State-controlled Proton has a weak record on new product launches and several of its most successful models such as the Wira and Iswara sedans are about 10 years old.
That and its poor reputation for quality have prompted local buyers to opt for cars made by foreign firms such as Japan's Toyota Motor Corp. and Korea's Kia Motors.
"This year there will be many significant changes that will be done to our product line-up," Proton Managing Director Syed Zainal Abidin Syed Mohd Tahir said in a speech on Friday.
"There will be a brand new model that will be introduced in the middle of the year and the end of the year, coupled with some fresh and exciting product variants that we hope to introduce."
He gave no further details.
Industry analysts say loss-making Proton must introduce new cars and update older models to help it compete against Japanese and Korean carmakers.
With domestic sales shrinking and little profile abroad, Malaysia's government has said it is prepared to sell a stake in Proton to a foreign car maker, and has held talks with several potential partners -- including General Motors, PSA Peugeot Citroen and Volkswagen.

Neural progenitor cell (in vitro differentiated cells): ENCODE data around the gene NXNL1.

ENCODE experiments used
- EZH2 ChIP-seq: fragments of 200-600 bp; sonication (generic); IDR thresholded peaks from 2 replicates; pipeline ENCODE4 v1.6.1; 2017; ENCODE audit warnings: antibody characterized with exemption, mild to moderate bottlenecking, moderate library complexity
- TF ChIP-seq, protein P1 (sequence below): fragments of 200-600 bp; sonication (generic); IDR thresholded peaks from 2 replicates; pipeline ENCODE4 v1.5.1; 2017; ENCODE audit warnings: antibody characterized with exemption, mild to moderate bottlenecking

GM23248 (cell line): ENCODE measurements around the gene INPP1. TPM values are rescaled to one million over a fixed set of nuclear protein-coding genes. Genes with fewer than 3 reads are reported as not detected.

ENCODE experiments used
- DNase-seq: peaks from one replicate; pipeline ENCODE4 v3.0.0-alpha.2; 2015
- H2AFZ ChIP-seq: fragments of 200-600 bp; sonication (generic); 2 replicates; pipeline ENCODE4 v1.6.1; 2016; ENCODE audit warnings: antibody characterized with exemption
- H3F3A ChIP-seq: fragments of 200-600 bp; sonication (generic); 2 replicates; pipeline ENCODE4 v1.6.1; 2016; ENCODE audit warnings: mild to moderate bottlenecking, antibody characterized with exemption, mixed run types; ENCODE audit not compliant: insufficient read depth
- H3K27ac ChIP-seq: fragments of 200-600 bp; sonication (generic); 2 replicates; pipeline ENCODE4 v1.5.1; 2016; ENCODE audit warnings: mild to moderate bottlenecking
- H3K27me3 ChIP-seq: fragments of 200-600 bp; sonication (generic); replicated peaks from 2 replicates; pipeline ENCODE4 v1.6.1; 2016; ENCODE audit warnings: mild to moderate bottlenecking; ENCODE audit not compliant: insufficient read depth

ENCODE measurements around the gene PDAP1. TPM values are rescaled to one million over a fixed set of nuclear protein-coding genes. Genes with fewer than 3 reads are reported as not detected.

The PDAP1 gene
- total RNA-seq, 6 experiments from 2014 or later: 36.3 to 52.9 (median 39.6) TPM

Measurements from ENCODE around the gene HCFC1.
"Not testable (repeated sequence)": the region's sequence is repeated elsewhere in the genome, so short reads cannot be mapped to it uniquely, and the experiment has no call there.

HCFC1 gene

Syed Zainal said talks with GM were ongoing at the shareholder level, and talks with other foreign firms would be finalized in the first quarter.
The Malaysian government controls Proton through its state-investment firm Khazanah Nasional Bhd.
Proton, launched in 1985 by ex-Premier Mahathir Mohamad to help give Malaysia some industrial clout, has a new, under-used plant north of Kuala Lumpur and offers foreign partners a cheap production base in Southeast Asia, whose population is close to twice that of the United States.